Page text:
Trump and Netanyahu
Trump and NetanyahuReuters

US President Donald Trump’s proposal for a “Deal of the Century” to resolve the Arab-Israeli conflict promises practical improvements in the lives of Palestinian Arabs but is likely to stop short of ensuring a separate, fully sovereign Palestinian state, people familiar with the main elements of the effort told The Washington Post on Sunday.

The White House is expected to roll out its long-anticipated peace package later this spring or by early summer, after more than two years of effort by Trump adviser and son-in-law Jared Kushner. Officials have kept details of the plan secret, but comments from Kushner and other US officials suggest that it does away with statehood as the starting premise of peace efforts as it has been over the past two decades.

The plan is likely to focus heavily on Israeli security concerns, according to The Washington Post. Trump has told friends he wants to upend traditional assumptions about how to resolve the conflict, but unlike in his unorthodox personal diplomacy with North Korea, Trump has largely outsourced the Middle East peace effort to his son-in-law.

Arab officials familiar with Kushner’s sales pitches said he has offered no specifics but suggested that the plan turned on economic opportunities for Palestinians and an enshrining of Israeli control of disputed territory.

Kushner and other US officials have linked peace and economic development to Arab recognition of Israel and acceptance of a version of the status quo on Palestinian “autonomy,” as opposed to “sovereignty,” people who have spoken with the Kushner team said.

“We believe we have a plan that is fair, realistic and implementable that will enable people to live better lives,” a senior White House official said Friday. “We looked at past efforts and solicited ideas from both sides and partners in the region with the recognition that what has been tried in the past has not worked. Thus, we have taken an unconventional approach founded on not hiding from reality, but instead speaking truth.”

Aides to Trump said last week they expect the president to release his peace plan once Prime Minister Binyamin Netanyahu forms a coalition in the wake of his election victory. These officials added that despite criticism of the administration’s moves to date, the plan will demand compromises from both sides.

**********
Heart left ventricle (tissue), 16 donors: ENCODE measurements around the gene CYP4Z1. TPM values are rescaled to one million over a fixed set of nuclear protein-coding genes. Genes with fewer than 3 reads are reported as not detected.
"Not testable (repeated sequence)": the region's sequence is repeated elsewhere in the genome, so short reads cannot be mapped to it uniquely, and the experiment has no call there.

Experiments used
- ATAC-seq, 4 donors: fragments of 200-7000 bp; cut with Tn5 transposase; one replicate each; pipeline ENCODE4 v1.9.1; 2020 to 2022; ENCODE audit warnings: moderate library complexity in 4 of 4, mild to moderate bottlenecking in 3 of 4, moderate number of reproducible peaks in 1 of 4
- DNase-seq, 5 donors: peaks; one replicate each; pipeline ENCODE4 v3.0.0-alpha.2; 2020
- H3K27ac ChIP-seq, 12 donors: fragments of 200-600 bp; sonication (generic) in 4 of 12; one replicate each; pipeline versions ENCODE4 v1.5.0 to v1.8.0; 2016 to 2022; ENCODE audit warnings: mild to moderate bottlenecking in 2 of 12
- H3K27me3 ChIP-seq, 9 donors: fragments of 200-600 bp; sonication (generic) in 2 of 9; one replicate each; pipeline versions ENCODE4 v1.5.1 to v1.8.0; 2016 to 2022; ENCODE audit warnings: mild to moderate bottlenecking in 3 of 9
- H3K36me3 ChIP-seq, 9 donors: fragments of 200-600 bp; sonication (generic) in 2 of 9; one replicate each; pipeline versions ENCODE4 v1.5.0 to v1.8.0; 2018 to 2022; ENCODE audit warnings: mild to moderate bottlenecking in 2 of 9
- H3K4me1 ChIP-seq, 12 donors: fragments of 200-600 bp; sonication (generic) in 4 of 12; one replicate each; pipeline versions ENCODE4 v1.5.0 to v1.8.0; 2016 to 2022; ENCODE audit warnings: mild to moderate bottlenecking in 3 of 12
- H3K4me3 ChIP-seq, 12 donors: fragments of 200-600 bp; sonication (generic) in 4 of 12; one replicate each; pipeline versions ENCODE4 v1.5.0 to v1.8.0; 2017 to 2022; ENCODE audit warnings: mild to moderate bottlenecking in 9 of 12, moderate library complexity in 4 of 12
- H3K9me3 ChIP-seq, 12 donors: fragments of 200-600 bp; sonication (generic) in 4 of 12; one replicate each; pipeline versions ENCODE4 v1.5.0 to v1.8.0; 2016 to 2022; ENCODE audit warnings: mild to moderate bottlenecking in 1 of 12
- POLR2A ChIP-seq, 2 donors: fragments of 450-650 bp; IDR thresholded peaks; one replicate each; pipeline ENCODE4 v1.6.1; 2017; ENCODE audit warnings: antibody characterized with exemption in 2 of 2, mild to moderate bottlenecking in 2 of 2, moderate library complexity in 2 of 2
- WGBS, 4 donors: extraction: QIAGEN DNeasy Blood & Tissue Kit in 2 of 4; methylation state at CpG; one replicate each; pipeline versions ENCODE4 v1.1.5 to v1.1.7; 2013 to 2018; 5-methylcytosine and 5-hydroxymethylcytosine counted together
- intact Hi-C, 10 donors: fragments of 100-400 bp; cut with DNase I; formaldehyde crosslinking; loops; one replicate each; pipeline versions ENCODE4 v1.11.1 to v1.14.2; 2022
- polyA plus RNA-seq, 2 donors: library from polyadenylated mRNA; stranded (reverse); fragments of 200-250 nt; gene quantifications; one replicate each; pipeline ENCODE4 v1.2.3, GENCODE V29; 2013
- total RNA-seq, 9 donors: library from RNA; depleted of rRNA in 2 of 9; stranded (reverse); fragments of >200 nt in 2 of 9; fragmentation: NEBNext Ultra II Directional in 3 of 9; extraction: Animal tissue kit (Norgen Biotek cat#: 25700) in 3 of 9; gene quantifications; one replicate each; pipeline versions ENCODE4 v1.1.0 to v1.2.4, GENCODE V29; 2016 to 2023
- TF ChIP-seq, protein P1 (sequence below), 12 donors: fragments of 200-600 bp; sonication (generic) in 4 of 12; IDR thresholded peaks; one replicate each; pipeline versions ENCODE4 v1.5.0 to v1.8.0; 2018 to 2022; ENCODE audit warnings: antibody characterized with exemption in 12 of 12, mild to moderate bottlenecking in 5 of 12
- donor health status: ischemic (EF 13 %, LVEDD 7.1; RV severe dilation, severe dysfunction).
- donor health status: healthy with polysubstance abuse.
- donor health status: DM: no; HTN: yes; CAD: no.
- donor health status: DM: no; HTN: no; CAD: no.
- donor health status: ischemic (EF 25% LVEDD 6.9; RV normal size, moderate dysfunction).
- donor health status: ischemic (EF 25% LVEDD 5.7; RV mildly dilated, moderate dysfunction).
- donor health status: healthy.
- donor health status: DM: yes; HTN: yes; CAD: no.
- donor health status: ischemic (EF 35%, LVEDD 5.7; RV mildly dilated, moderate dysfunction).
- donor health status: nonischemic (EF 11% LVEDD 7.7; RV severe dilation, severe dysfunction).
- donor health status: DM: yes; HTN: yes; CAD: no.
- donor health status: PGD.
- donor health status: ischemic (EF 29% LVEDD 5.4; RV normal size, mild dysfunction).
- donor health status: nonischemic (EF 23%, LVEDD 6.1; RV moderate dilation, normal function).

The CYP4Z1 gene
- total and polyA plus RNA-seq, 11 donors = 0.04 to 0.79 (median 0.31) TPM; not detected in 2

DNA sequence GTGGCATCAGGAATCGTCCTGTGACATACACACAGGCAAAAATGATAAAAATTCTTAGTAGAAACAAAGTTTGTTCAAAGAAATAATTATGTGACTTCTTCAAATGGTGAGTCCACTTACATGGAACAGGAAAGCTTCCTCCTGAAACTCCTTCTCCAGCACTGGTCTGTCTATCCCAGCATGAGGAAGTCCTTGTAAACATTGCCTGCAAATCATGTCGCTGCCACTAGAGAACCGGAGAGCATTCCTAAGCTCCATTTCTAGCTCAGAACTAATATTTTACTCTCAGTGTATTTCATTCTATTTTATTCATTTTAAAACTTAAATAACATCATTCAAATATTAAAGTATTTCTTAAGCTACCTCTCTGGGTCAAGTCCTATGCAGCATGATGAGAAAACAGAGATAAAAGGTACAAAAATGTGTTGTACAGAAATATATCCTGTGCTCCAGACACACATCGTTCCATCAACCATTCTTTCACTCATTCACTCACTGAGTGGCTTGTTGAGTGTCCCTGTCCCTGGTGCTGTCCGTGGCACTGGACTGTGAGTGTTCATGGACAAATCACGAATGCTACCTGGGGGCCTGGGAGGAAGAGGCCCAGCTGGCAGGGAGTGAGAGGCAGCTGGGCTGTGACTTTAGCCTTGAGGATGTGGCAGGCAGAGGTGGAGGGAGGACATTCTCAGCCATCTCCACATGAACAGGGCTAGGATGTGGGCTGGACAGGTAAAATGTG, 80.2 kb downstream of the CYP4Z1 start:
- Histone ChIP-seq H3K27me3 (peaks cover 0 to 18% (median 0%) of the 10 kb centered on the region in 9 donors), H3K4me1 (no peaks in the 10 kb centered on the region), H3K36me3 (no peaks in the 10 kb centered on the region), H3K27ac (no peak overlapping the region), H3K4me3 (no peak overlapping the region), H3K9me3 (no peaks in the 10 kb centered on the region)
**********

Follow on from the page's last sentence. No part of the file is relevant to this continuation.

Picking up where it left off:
While the contents of the Middle East peace plan have remained a secret thus far, Kushner recently discussed it in an interview with Sky News in Arabic.

While Kushner did not get into many specifics, he did say the plan “is very detailed and will focus on delineating the border and providing solutions to the main issues that are controversial and will be appropriate for the current situation on the ground.”

Netanyahu has promised to consider the plan, but Palestinian Authority (PA) chairman Mahmoud Abbas has rejected the US plan before it has even been unveiled and has been boycotting US officials ever since Trump recognized Jerusalem as Israel’s capital in December of 2017.

One of Abbas’ chief advisers, however, said last week that the Palestinians will not reject the Trump plan out of hand, according to The Washington Post.

Trump lawyer Jason Greenblatt, who would be the lead US negotiator for talks, tweeted a direct appeal to Palestinian leaders last week.

“To the PA: Our plan will greatly improve Palestinian lives & create something very different than what exists,” Greenblatt wrote. “It’s a realistic plan to thrive/prosper even if it means compromises. It’s not a ‘sell out’ — if the plan isn’t realistic, no one can deliver it.”

Although Trump had said in September that he expected a rollout within four months, US officials reset the timeline when it became clear that Netanyahu would call early elections. The plan will wait at least until after Netanyahu forms a government, and probably also until after both the Passover and Ramadan observances, according to The Washington Post.

“We are still weighing a variety of factors,” one US official said. “Timing is still being worked out, and no decision has been made at this time as to when we are going to roll it out.”

The US official requested anonymity to discuss plans for the still-secret package. Some Arab and Israeli officials familiar with discussions around the package also requested anonymity because they were not authorized to disclose contents of confidential meetings.